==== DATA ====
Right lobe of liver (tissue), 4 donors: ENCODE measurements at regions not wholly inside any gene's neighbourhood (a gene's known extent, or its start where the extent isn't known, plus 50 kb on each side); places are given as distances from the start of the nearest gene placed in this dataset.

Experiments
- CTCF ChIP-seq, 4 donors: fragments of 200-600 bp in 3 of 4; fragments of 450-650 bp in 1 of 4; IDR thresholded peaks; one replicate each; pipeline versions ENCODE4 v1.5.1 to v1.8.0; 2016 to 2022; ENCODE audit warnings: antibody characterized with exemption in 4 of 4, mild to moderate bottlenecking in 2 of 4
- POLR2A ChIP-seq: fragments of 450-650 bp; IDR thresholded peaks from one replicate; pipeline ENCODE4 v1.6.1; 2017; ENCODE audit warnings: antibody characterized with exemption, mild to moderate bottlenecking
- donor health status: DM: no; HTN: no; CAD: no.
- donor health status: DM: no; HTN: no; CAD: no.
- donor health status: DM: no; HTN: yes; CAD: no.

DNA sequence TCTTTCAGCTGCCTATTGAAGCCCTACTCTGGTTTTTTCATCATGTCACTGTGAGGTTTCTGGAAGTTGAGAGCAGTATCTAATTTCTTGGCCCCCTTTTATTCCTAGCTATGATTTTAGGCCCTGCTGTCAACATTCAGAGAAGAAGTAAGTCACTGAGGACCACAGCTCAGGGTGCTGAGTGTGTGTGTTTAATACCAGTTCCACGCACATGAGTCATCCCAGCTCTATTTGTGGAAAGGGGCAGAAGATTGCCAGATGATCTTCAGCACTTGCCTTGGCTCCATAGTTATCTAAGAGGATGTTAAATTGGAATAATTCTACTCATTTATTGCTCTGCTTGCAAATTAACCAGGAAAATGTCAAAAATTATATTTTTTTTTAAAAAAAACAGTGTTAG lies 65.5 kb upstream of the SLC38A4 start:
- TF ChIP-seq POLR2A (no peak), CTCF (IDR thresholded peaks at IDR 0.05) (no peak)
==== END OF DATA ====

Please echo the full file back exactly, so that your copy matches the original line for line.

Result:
Right lobe of liver (tissue), 4 donors: ENCODE measurements at regions not wholly inside any gene's neighbourhood (a gene's known extent, or its start where the extent isn't known, plus 50 kb on each side); places are given as distances from the start of the nearest gene placed in this dataset.

Experiments
- CTCF ChIP-seq, 4 donors: fragments of 200-600 bp in 3 of 4; fragments of 450-650 bp in 1 of 4; IDR thresholded peaks; one replicate each; pipeline versions ENCODE4 v1.5.1 to v1.8.0; 2016 to 2022; ENCODE audit warnings: antibody characterized with exemption in 4 of 4, mild to moderate bottlenecking in 2 of 4
- POLR2A ChIP-seq: fragments of 450-650 bp; IDR thresholded peaks from one replicate; pipeline ENCODE4 v1.6.1; 2017; ENCODE audit warnings: antibody characterized with exemption, mild to moderate bottlenecking
- donor health status: DM: no; HTN: no; CAD: no.
- donor health status: DM: no; HTN: no; CAD: no.
- donor health status: DM: no; HTN: yes; CAD: no.

DNA sequence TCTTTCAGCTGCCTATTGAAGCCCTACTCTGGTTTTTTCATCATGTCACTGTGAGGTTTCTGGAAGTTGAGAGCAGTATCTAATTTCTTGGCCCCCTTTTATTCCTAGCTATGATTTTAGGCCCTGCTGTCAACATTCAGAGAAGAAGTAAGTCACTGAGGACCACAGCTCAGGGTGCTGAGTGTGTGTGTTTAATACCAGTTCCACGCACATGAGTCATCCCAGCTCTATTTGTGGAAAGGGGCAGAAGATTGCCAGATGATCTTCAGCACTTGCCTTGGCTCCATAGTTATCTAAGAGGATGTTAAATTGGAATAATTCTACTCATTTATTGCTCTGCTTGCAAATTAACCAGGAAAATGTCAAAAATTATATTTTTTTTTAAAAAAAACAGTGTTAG lies 65.5 kb upstream of the SLC38A4 start:
- TF ChIP-seq POLR2A (no peak), CTCF (IDR thresholded peaks at IDR 0.05) (no peak)